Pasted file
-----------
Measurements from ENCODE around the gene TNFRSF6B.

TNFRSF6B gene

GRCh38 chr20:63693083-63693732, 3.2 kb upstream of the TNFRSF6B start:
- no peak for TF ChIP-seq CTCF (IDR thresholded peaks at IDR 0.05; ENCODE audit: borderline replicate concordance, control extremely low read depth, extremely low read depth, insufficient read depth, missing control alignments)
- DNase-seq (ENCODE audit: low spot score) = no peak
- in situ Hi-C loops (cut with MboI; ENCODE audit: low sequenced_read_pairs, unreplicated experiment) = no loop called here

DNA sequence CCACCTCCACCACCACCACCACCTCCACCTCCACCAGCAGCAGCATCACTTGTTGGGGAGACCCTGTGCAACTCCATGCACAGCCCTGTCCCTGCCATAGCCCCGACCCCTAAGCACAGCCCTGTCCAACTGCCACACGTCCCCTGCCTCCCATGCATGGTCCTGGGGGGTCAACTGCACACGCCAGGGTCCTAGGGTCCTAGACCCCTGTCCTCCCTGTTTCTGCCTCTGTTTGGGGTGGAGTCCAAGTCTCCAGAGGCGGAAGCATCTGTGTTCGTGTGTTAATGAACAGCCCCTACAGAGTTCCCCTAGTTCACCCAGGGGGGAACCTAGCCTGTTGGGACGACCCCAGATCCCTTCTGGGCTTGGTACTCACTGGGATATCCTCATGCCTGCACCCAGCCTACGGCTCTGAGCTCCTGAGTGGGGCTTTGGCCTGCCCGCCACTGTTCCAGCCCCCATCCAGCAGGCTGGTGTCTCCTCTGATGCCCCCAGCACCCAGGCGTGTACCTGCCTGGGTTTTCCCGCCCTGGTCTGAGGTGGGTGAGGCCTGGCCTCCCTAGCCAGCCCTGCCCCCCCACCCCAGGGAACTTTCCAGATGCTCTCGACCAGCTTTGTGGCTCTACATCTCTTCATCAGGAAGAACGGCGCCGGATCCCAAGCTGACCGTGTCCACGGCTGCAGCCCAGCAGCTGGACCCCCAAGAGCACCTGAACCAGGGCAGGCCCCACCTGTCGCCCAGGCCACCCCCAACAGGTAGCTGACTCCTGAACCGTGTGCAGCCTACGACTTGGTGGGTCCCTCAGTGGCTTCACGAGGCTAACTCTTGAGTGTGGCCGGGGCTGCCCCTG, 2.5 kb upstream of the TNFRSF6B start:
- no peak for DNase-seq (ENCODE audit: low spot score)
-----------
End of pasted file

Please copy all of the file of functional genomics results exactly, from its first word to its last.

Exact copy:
Measurements from ENCODE around the gene TNFRSF6B.

TNFRSF6B gene

GRCh38 chr20:63693083-63693732, 3.2 kb upstream of the TNFRSF6B start:
- no peak for TF ChIP-seq CTCF (IDR thresholded peaks at IDR 0.05; ENCODE audit: borderline replicate concordance, control extremely low read depth, extremely low read depth, insufficient read depth, missing control alignments)
- DNase-seq (ENCODE audit: low spot score) = no peak
- in situ Hi-C loops (cut with MboI; ENCODE audit: low sequenced_read_pairs, unreplicated experiment) = no loop called here

DNA sequence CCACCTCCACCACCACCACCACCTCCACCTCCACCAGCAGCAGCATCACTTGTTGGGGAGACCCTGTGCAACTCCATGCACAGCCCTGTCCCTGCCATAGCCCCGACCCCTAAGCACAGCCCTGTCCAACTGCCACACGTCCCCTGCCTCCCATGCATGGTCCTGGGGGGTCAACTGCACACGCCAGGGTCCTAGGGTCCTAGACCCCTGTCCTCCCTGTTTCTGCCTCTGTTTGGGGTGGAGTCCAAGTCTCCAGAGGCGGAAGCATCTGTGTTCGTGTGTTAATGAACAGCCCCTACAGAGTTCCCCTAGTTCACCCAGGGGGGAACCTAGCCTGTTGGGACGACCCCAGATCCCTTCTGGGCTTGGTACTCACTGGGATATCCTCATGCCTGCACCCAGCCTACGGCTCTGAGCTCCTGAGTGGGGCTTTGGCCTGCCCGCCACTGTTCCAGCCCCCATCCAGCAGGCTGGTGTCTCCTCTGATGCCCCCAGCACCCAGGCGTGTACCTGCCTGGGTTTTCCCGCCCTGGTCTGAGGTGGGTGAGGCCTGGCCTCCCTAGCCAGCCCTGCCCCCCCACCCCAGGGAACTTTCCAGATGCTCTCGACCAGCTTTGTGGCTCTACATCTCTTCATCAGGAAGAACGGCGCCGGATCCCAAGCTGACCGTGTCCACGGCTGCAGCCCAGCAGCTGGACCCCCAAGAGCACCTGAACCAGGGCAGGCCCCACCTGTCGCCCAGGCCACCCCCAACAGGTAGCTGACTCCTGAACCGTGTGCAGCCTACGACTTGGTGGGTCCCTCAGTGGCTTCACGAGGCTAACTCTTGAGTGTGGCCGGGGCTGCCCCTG, 2.5 kb upstream of the TNFRSF6B start:
- no peak for DNase-seq (ENCODE audit: low spot score)